Gilgit-Baltistan, formerly known as the Northern Areas, is the northernmost territory administered by Pakistan. Gilgit-Baltistan is home to five of the “eight-thousanders” and to more than fifty peaks above 7,000 metres (23,000 ft) and is named as the home of the world’s most attractive mountains. Three of the world’s longest glaciers outside the polar regions are found in Gilgit-Baltistan. The main tourism activities are trekking and mountaineering, and this industry is growing in importance. Following three things to do and not to do in Pakistan will help you to enjoy the Pakistan.
Things to do in Pakistan …
- Although the mountains of Northern Pakistan are some of the most accessible in the world, views of the seven, 7,000m peaks of the Hunza Valley all drivable to, there is also plenty of adventurous hiking to be done. From the open pastures of Fairy Meadows, hike into the foothills of Himalayan great, Nanga Parbat. Or Dosai Plateau which leads to Skardu, the gateway to the Karakoram Mountain range. You can even hike a glacier, aptly named climate change-wise, Hope Glacier.
- The Karakoram Highway, or KKH, is the Pakistani section of the ancient Silk Road. Most holidays are small group tours, starting in Kashgar in China and passing through the Karakoram Mountains; they’re not for vertigo sufferers. Although even the most hardened travellers will be rendered weak at the knees by some of the stupendous sights en route to Islamabad or Lahore.
- Visit the Kalash people of the Kalash Valley for a most humbling and uplifting cultural exchange. Completely different from other Pakistani cultures, they are a pagan people said to be descendents of four Greek soldiers of Alexander the Great’s army. Their subsistence husbandry, fruit farming, bright traditional clothing and festivals that celebrate natural wonders are all, in themselves, wonders to behold. As is their wine.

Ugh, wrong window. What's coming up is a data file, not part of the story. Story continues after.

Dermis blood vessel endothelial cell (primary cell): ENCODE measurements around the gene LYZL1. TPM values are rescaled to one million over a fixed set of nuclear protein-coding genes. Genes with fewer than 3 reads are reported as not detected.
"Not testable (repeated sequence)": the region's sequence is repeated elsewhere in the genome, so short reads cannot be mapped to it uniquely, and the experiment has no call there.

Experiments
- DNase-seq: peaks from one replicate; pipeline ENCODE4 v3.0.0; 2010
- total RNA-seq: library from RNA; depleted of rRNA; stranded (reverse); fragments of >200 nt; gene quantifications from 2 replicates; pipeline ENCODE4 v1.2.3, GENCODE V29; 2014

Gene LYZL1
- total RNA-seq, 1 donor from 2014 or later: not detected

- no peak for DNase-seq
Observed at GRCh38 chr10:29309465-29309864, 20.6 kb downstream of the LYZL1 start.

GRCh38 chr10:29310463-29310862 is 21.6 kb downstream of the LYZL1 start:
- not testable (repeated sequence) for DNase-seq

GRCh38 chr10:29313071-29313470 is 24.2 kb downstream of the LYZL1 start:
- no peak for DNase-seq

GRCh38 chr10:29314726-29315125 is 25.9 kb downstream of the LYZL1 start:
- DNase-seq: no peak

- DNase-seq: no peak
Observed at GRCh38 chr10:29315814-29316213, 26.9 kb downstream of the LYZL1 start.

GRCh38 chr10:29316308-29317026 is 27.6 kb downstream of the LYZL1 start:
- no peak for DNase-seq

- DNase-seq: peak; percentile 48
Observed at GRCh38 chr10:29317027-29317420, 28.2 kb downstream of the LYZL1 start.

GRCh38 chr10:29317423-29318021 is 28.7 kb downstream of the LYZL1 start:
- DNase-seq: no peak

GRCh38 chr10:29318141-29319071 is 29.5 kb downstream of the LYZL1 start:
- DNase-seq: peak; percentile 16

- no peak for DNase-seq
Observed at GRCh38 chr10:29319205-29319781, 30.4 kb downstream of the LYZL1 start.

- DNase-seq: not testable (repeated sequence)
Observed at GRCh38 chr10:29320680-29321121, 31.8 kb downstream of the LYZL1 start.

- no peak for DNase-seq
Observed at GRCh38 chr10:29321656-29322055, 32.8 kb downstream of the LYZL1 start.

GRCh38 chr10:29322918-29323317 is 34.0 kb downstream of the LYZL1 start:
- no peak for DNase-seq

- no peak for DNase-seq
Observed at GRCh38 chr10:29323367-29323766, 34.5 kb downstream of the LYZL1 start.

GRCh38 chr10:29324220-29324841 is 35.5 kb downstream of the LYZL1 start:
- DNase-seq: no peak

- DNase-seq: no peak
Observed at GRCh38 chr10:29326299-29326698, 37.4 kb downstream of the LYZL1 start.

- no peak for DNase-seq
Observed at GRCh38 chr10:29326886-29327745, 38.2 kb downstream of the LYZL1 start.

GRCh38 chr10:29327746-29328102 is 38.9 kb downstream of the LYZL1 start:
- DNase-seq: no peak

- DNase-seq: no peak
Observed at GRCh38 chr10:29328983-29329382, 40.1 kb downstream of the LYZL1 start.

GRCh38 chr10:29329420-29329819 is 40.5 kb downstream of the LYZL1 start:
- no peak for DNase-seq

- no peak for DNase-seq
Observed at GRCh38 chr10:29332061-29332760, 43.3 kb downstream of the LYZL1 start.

Kalash Peoples are highly diverse and welcome peoples always waiting to host the guests
Things not to do in Pakistan …
- Try and do it alone. You really need to travel with responsible tourism experts, who know the highways and byways like the back of their hands.
- Presume everything is basic. You’d be wrong. Pakistani tourism was booming pre 9/11 and there are many tourism providers not only switched on to sustainability but also quality. From boutique hotels in the Hunza Valley, overlooking infinitesimal peaks, to impressive roads along the iconic Karakoram Highway, superb museums in the likes of Lahore, as well as exemplary local guides.
- Ignore the fact that Pakistan is an Islamic country. Inform yourself of all the usual dress and behavioral etiquette before you go. At the same time, hospitality is a huge part of the culture, so be prepared to be showered with cakes, sweets and tea on arrival just about everywhere. Bringing some of your own gifts will go down well too.